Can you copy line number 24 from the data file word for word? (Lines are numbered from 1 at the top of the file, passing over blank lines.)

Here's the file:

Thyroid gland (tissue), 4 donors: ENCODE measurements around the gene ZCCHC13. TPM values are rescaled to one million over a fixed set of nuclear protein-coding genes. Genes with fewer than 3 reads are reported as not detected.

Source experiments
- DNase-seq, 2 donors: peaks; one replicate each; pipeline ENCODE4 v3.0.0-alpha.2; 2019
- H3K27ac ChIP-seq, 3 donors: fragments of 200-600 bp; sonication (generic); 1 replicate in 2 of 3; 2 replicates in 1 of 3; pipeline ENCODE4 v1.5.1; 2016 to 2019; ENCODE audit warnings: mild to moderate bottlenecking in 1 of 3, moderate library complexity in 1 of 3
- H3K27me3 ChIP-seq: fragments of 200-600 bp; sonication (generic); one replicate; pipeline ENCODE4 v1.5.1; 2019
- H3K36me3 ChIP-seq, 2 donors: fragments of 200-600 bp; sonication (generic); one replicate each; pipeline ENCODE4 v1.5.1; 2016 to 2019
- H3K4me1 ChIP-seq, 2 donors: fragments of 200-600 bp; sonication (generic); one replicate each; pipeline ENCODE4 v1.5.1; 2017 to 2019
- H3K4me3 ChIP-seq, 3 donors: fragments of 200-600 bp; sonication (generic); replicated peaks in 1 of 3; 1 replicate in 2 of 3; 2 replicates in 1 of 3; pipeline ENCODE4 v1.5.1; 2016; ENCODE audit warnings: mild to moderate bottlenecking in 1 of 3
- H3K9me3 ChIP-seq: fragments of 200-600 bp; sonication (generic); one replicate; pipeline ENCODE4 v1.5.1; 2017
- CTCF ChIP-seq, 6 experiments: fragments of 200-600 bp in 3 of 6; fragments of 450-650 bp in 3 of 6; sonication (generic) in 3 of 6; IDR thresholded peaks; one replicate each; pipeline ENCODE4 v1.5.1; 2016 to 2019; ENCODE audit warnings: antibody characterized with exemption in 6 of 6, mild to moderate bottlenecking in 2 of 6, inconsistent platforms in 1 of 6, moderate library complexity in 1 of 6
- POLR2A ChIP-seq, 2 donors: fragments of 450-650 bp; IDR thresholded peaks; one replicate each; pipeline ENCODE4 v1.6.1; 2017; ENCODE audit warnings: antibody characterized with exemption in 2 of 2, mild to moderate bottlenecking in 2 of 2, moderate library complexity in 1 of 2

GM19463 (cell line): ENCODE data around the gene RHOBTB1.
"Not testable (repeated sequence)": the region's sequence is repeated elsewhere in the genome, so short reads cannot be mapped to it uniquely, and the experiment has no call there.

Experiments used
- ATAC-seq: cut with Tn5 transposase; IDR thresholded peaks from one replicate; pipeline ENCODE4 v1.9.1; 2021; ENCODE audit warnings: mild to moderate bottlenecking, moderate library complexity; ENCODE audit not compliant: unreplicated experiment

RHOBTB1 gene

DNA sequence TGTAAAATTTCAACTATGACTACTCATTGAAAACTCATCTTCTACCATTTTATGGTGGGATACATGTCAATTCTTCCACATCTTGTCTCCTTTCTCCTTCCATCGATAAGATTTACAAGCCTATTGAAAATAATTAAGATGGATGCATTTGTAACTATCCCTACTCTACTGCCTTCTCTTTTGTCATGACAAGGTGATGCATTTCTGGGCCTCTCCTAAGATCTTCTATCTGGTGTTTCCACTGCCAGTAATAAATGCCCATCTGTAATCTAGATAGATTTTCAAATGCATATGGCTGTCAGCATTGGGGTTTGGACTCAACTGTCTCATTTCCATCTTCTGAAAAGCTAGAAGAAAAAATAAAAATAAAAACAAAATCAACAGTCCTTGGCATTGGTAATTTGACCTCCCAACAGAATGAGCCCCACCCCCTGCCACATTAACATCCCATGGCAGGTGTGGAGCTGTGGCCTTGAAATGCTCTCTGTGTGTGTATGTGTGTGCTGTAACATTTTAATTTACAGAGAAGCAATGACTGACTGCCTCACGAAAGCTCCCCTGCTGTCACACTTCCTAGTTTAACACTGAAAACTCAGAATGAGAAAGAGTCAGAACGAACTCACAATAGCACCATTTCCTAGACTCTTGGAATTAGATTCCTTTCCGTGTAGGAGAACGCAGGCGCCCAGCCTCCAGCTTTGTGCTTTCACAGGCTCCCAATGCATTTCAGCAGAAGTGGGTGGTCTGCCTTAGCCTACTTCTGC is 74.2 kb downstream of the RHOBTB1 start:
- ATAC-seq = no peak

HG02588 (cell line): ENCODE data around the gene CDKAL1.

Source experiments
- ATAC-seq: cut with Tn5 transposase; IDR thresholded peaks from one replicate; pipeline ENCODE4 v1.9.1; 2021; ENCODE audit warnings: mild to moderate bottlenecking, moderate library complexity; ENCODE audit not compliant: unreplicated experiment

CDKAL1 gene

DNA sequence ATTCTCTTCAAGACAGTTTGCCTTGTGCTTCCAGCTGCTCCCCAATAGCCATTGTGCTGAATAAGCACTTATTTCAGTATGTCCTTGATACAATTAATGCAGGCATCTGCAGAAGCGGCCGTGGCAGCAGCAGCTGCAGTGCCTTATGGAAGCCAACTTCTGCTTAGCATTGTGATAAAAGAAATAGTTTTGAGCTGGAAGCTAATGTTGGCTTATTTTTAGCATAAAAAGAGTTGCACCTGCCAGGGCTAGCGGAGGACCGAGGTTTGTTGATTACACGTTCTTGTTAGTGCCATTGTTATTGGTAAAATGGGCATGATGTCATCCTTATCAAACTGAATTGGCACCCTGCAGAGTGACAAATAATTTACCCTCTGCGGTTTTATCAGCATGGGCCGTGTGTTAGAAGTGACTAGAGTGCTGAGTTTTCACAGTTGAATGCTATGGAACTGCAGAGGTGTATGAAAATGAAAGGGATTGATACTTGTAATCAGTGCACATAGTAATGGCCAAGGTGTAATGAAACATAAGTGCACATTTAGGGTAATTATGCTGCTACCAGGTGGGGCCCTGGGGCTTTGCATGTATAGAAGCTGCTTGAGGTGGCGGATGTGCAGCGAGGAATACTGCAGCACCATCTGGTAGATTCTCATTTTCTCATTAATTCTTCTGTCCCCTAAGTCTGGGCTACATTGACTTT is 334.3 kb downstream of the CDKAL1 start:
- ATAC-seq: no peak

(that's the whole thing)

- ATAC-seq: no peak